ISSUE 43

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 The final journalistic investigation by the Washington Post—before it, you know, died—has uncovered that the moon is made of cheese. Yes, according to several reporters hovering at the edge of alcoholism, the mass government cover-up includes the highest echelons of scientists, physicists, politicians, dairy farmers, and one lonely teenager from Vermont who stumbled on the top-secret, non-password-protected NASA website in the last-ditch pursuit of Caroline Hodgkin’s telephone number.
 Astronauts only suspected something after Neil Armstrong licked a moon rock on Apollo 11 in a game of truth or dare, afterwards classifying the “whole damn thing as some sort of gouda.” Soon after, astronauts landed and reported their conclusions to officials, most of whom questioned why the US government had spent so much money to discover a massive block of cheese. President Nixon then reinforced the desire for the Russians never to know about America’s new cheese prowess and began Operation Tell No Cheese.  
 Suspiciously soon after that, an underground subsidiary of NASA designated the North Atlantic Cheese Association (NACA) was formed. This organization began to support most of America's East Coast cheese needs as well as funding research into the possibility of cheese weaponization.  
  Then, about twenty years after the first moon landing, other not-as-well-funded scientists noticed the moon had lost its spherical shape and that a massive cheese manufacturing facility had been built in the Sea of Tranquility. Some believed this was the effect of a lunar warming, while others suggested that a few gelatinous moon rocks had evolved into a factory and reinforced the idea that “these sorts of things happen occasionally.”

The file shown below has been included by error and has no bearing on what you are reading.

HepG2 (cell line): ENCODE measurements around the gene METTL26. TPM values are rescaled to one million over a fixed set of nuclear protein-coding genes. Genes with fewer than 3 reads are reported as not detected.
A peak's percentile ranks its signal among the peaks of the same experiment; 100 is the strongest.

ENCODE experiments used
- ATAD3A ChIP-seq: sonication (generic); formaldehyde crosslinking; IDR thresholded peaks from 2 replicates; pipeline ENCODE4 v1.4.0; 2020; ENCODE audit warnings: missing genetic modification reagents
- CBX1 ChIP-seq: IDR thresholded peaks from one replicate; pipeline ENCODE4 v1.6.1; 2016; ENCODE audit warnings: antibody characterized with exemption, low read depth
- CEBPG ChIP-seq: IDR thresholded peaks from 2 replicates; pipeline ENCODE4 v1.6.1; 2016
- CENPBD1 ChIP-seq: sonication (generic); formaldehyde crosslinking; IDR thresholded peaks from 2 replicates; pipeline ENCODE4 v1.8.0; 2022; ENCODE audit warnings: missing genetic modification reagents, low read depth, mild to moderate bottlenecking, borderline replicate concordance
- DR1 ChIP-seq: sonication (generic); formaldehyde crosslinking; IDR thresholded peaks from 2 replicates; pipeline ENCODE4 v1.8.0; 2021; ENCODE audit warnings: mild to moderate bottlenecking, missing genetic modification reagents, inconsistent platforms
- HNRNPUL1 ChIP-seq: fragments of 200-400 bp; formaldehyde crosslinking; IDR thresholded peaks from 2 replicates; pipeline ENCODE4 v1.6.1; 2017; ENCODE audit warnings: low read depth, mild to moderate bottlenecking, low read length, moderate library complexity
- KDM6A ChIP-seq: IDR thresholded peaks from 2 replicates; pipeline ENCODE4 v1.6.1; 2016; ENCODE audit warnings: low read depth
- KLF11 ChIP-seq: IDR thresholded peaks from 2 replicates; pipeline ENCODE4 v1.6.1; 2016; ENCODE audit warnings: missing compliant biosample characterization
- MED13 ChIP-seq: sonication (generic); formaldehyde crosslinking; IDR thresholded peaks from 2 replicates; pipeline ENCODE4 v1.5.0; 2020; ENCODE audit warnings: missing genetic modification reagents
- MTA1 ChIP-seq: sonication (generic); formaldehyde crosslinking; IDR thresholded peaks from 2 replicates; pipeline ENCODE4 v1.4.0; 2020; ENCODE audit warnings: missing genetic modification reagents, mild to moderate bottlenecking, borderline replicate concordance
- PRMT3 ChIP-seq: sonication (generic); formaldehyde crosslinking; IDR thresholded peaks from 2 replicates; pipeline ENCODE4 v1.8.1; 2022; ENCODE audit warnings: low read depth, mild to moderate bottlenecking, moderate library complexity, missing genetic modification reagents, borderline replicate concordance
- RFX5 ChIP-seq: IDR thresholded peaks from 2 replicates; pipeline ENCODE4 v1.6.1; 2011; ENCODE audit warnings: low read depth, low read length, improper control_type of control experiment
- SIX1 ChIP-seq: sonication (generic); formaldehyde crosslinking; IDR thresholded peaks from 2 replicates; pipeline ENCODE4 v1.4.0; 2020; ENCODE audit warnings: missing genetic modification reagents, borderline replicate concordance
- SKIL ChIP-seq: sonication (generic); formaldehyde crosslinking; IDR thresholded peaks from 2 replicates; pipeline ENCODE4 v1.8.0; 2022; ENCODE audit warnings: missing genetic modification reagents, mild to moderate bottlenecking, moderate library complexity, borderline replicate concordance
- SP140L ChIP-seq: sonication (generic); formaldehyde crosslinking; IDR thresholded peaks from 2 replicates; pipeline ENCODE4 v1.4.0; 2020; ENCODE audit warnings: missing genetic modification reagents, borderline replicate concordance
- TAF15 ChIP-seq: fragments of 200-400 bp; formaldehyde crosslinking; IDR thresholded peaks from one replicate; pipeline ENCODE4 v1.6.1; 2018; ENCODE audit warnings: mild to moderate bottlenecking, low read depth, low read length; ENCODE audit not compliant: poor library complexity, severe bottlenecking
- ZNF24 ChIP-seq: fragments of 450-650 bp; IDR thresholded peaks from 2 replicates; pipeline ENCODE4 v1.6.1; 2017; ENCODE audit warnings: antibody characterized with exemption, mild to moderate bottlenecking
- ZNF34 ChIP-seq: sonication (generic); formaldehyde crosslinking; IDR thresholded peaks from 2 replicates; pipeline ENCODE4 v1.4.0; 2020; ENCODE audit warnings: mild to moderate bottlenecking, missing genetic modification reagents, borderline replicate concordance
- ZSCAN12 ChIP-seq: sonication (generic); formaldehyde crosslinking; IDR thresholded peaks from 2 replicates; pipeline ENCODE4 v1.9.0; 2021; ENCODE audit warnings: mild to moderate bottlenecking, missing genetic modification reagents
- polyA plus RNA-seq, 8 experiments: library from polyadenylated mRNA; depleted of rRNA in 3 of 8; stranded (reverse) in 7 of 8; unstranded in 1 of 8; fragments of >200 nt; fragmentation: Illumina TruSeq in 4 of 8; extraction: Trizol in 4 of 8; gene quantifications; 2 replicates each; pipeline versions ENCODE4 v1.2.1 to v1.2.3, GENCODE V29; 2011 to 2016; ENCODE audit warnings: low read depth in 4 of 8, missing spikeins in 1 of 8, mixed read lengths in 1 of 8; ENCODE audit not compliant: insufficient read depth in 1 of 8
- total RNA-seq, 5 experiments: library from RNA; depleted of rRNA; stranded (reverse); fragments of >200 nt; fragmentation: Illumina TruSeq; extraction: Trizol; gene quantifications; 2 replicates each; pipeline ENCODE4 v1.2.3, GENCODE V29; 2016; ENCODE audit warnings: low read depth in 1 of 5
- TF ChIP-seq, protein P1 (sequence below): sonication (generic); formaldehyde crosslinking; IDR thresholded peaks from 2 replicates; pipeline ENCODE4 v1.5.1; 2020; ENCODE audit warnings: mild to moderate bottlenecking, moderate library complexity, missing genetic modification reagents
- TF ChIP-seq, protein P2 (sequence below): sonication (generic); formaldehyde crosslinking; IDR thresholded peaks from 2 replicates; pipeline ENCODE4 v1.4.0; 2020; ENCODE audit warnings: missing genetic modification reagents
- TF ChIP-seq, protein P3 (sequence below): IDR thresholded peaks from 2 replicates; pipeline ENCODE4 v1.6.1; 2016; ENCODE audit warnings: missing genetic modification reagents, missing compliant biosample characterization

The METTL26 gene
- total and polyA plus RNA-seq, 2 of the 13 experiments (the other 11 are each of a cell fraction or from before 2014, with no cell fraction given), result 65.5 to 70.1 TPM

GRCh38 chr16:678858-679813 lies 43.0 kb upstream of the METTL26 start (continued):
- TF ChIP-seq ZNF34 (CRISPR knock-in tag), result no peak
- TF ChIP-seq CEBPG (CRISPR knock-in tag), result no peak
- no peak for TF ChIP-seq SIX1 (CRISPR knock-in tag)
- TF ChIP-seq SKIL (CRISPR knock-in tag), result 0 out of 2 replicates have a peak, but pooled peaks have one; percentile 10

Of course, the event—further known as “The Cheesiness”—had wide implications not only for moon expeditions, which from that point on were all manned by cheese connoisseurs, but also for journeys to Mars and beyond. Scientists didn’t know what to expect. Would all the planets be some sort of milk byproduct? Was Mars a giant Mars bar? Was space really one giant commercial experiment?  
 Unfortunately for scientists secretly funded by the Chocolate Candy Bars Intergalactic—a paramilitary group focused on bettering the universe with chocolate caramel candy and arbitrary violence—Mars was found to be composed of Styrofoam spray painted red, which scientists believed to be a leftover from an eighth-grade celestial science fair.
 Despite discovering this months before the Mars landing, scientists continued to spend 1.3 billion dollars building space rovers made of Legos. These painstakingly-built creations are now kept in a Pentagon storeroom with the Christmas decorations, Area 51 inflatable alien dummies, and several frozen Al-Qaeda members.
 After every single country (except Canada) had been informed of the moon’s true composition, they squabbled until they realized the situation was almost as bad as if the moon had been composed of rocks and dirt. And after time passed, scientists simply forgot to inform the wider population of this discovery. Washington Post reporters only uncovered it when rummaging through the Pentagon’s bins for top secret material and leftover pizza.
 When the truth was revealed, top physicist and conspirator Dr. Frederick Hiney commented that “it makes about as much sense as the universe already does.” When asked how this conspiracy managed to succeed with the amount of people involved, he shrugged.
 “After the initial discovery, we all moved on to important things: dark matter, imaginary numbers, mass mind control through Facebook, better ways to pop popcorn…  No one cared enough to bring the whole thing to light.”
 Nevertheless, with the truth revealed, the public has been asking more questions. Is the sun an illusion? If a tree falls on a bear in a forest, does the bear have the right to sue, if he or she has the proper legal counsel? And for Christ’s sake, is Pluto a planet or not a planet? Why? WHY?!
 But looking up into the night sky, perhaps individuals can gather a little of the awe of the universe, whether God created the moon as a practical joke on Jesus or dinosaurs were so devoted to milk products they somehow made a moon of cheese. Yes, it’s awe mixed with a little confusion, anger, and misery that gets people through. 
   
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